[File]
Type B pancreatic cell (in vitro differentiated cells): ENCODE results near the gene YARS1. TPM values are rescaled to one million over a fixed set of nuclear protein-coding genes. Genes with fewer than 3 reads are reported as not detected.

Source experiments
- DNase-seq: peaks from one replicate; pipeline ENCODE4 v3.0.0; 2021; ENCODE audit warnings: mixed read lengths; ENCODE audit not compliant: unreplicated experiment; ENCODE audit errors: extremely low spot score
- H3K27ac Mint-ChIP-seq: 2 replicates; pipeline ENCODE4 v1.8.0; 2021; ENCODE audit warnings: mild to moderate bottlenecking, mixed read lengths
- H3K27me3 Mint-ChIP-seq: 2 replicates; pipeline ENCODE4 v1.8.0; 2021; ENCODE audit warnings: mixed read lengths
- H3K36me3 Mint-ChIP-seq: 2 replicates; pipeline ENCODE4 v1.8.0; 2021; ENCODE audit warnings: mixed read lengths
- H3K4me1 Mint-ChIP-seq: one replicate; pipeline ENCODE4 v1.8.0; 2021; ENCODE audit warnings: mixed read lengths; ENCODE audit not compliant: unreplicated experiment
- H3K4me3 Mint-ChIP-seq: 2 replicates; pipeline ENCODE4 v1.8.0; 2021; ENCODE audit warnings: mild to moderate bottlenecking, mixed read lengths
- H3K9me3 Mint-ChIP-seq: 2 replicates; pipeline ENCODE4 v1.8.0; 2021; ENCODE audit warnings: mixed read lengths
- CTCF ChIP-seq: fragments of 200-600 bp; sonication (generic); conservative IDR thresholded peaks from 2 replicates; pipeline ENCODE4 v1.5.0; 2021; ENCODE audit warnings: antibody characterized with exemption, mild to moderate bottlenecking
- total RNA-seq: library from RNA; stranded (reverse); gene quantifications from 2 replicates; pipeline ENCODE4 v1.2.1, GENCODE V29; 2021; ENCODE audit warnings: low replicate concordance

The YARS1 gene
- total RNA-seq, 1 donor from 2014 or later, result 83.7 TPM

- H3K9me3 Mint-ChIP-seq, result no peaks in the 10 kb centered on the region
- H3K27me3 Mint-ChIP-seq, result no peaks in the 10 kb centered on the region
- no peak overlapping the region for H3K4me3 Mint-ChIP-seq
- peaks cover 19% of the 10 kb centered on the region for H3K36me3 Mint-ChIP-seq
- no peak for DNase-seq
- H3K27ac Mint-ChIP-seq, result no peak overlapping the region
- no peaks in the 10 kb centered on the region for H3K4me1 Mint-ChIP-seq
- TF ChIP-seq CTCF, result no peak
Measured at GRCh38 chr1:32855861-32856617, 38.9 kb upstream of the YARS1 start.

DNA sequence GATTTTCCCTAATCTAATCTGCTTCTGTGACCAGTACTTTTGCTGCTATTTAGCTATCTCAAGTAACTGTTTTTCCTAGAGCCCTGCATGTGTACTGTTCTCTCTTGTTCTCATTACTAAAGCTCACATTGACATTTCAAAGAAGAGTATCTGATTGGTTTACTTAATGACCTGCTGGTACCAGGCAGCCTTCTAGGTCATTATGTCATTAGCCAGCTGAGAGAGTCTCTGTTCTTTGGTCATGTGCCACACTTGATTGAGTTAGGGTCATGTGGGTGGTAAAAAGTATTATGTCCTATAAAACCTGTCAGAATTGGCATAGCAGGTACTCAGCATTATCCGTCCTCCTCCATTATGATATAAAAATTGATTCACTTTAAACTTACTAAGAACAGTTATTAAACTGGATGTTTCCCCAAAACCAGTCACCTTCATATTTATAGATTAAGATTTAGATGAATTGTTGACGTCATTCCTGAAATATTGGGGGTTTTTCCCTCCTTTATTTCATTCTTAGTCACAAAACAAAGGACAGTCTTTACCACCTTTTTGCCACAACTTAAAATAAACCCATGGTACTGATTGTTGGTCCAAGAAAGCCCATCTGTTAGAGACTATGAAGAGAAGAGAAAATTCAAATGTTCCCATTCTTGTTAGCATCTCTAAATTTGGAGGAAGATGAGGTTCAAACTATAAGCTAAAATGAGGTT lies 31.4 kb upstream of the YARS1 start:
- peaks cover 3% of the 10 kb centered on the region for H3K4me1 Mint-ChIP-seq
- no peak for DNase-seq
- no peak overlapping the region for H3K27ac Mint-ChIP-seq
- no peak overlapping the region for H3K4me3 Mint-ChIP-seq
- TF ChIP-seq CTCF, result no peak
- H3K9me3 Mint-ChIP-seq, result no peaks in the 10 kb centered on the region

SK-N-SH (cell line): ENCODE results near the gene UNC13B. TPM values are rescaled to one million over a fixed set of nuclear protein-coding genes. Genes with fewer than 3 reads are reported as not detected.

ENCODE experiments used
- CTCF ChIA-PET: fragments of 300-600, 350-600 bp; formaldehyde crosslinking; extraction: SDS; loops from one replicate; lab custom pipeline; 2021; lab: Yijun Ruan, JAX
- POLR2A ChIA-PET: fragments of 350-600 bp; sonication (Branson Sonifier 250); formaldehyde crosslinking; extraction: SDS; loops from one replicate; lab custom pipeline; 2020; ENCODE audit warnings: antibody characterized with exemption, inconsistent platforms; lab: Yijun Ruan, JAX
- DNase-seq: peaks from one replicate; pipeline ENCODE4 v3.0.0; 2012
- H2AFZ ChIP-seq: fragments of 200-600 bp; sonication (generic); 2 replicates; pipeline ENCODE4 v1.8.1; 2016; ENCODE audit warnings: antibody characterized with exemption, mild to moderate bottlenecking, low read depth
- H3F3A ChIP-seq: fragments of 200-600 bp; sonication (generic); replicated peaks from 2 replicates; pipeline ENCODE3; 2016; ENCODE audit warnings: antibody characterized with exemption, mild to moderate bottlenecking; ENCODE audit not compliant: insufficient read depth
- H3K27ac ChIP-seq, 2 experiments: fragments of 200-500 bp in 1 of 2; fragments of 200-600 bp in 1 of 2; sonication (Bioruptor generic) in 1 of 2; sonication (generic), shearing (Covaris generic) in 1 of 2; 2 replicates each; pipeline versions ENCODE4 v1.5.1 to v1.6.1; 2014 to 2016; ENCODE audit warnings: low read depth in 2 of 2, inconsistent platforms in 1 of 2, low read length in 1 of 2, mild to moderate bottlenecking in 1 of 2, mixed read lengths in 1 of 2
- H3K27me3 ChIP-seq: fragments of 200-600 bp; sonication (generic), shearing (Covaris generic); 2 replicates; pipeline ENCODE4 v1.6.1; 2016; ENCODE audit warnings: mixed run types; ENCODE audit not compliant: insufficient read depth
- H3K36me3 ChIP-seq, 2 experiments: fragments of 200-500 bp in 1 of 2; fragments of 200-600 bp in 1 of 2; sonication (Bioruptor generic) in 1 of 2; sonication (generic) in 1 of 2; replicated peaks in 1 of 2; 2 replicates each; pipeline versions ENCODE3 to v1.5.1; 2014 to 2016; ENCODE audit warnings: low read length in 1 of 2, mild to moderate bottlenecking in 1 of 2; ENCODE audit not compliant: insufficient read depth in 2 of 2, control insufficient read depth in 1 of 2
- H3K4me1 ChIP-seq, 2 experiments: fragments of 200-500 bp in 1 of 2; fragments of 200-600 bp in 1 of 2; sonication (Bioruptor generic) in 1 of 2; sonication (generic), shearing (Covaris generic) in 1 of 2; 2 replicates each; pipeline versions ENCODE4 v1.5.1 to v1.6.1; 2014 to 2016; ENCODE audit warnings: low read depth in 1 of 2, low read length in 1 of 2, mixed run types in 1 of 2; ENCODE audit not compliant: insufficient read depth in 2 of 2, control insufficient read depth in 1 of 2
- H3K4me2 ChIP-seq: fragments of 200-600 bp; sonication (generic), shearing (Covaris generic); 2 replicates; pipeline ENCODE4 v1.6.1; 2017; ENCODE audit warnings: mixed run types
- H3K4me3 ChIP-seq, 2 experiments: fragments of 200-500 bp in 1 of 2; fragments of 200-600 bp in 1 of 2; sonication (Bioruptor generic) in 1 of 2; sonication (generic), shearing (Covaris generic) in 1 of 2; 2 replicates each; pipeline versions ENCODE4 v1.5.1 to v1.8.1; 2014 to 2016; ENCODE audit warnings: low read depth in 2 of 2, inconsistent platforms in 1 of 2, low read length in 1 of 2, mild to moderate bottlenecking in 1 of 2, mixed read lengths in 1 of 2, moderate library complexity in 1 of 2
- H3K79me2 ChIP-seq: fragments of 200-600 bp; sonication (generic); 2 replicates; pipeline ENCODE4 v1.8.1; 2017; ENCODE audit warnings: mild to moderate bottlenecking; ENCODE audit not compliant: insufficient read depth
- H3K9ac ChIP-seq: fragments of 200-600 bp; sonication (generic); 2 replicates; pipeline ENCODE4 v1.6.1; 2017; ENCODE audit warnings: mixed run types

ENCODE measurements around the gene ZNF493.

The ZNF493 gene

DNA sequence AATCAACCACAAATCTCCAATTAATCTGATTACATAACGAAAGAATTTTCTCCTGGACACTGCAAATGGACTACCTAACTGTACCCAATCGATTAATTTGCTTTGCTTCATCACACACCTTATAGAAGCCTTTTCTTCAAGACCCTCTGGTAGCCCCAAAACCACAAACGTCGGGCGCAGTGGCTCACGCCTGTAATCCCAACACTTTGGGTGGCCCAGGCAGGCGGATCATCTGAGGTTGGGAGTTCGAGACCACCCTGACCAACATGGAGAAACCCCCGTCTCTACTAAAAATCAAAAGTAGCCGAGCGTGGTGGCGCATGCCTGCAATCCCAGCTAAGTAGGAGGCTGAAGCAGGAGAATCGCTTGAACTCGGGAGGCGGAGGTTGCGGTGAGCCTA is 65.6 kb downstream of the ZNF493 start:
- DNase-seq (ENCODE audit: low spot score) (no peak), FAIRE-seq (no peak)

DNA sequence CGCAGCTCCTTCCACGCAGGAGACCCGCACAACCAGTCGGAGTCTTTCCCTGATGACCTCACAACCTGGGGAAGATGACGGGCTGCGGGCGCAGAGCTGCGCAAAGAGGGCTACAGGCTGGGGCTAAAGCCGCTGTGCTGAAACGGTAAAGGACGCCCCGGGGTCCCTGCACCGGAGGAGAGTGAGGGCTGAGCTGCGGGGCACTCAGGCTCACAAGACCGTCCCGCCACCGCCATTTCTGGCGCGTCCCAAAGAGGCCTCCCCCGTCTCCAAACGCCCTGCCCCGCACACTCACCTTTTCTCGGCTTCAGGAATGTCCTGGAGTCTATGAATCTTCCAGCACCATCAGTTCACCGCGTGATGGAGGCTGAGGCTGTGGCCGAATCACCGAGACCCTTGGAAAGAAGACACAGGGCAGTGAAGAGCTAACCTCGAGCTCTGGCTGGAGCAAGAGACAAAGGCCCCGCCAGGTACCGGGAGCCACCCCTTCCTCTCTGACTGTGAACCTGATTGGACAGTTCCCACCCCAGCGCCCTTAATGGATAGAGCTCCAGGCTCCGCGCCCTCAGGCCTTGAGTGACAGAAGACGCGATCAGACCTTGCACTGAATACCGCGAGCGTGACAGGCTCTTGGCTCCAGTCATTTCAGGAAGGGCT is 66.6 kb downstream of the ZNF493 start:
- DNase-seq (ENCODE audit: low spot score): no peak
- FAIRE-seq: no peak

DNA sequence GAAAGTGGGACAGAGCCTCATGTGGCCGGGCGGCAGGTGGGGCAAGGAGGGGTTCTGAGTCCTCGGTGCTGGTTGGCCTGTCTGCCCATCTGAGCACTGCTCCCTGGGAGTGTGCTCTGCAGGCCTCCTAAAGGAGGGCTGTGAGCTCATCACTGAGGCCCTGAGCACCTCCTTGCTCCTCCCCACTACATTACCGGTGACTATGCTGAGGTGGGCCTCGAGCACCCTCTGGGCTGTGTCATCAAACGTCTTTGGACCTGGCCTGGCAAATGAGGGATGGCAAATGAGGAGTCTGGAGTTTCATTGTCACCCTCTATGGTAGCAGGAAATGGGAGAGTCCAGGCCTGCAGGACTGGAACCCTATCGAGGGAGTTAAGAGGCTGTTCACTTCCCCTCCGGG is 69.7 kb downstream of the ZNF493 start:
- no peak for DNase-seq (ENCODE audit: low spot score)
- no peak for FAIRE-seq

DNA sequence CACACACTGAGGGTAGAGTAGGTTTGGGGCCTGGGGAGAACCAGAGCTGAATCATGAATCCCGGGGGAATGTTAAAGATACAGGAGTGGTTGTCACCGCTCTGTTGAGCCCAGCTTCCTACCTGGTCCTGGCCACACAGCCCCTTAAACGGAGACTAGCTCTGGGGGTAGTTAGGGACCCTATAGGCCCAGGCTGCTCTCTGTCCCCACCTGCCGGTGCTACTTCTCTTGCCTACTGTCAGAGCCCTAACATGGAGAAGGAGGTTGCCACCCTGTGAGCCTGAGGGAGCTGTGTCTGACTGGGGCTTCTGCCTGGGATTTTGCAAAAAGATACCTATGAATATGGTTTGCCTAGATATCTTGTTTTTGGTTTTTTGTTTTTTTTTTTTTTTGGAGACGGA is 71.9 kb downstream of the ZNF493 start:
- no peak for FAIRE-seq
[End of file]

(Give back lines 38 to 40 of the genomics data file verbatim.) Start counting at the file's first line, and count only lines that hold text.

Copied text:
- H3K27me3 ChIP-seq: fragments of 200-600 bp; sonication (generic), shearing (Covaris generic); 2 replicates; pipeline ENCODE4 v1.6.1; 2016; ENCODE audit warnings: mixed run types; ENCODE audit not compliant: insufficient read depth
- H3K36me3 ChIP-seq, 2 experiments: fragments of 200-500 bp in 1 of 2; fragments of 200-600 bp in 1 of 2; sonication (Bioruptor generic) in 1 of 2; sonication (generic) in 1 of 2; replicated peaks in 1 of 2; 2 replicates each; pipeline versions ENCODE3 to v1.5.1; 2014 to 2016; ENCODE audit warnings: low read length in 1 of 2, mild to moderate bottlenecking in 1 of 2; ENCODE audit not compliant: insufficient read depth in 2 of 2, control insufficient read depth in 1 of 2
- H3K4me1 ChIP-seq, 2 experiments: fragments of 200-500 bp in 1 of 2; fragments of 200-600 bp in 1 of 2; sonication (Bioruptor generic) in 1 of 2; sonication (generic), shearing (Covaris generic) in 1 of 2; 2 replicates each; pipeline versions ENCODE4 v1.5.1 to v1.6.1; 2014 to 2016; ENCODE audit warnings: low read depth in 1 of 2, low read length in 1 of 2, mixed run types in 1 of 2; ENCODE audit not compliant: insufficient read depth in 2 of 2, control insufficient read depth in 1 of 2